A spokesman for the U. S. State Department (I see Charlie Sheen in this challenging role) claims that there is “no connection” between the release of the hostages and the $400 million delivered to the very same airport where the hostages were waiting to be flown out. And he flatly rejects a statement from one of the hostages who said that they were kept on the tarmac in Tehran for “hours and hours,” while their handler told them they were “waiting for another plane (and) if that plane doesn’t come, we never let (you) go. ” The cash arrives in Tehran; the hostages leave Tehran. No connection. Pure coincidence.


    Whoever handled this for the U.S. should be fired immediately. The same airport?   

In real life, this would be very, very hard to believe, but as a movie, it’s as credible as any. The problem is that it’s not a movie. It’s this week’s real news. So when U. S. President Barack Obama, wearing the smile of a cat belching on its way past an empty goldfish bowl, tells Americans and the world that the cash and the hostages have “nothing to do” with each other, some people — at least those over the age of 10 who are not employed by MSNBC — are a little troubled.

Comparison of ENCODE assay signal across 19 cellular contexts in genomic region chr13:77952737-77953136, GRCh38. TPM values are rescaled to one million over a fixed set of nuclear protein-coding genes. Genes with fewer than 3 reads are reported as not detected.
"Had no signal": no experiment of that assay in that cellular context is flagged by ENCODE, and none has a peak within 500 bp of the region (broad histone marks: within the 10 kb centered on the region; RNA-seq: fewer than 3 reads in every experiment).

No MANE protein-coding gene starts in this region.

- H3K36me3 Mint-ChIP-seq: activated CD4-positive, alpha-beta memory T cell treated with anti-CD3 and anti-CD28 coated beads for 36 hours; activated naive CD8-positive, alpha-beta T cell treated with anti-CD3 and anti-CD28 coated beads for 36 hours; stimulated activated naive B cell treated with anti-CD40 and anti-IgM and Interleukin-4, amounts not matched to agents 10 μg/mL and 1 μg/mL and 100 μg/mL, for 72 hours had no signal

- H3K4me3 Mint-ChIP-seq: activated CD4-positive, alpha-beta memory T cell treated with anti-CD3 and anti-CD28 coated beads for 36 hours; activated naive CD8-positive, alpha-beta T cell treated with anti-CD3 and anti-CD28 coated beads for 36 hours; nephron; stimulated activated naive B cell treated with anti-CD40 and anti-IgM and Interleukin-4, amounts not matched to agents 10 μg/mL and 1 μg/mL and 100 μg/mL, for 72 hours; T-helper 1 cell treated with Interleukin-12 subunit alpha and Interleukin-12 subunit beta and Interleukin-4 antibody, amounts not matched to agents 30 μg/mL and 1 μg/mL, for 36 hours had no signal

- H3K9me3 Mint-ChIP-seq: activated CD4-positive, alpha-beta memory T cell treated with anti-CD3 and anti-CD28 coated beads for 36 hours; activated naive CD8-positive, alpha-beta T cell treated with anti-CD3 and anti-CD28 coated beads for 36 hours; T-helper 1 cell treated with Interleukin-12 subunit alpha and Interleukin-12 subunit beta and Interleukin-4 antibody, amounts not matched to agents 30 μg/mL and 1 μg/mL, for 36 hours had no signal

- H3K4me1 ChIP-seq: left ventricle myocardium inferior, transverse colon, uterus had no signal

They are probably the same cynical skeptics who raised an overworked eyebrow when Democratic presidential candidate Hillary Clinton went on national television to tell America that FBI Director James Comey found all her statements to be “truthful,” right after he invalidated nearly every statement she had ever made about her private email server.

We should remember that on the matter of truth and how to escape its embracing tentacles, cloud its appearance and erase its presence, Clinton has trained at the dojo of the great sensei himself, the Houdini of equivocation and denial, Bill Clinton. But for Hillary Clinton, it may also be the case that her capacity for taking what has just been said and claiming that it actually meant the opposite derives from a past trauma.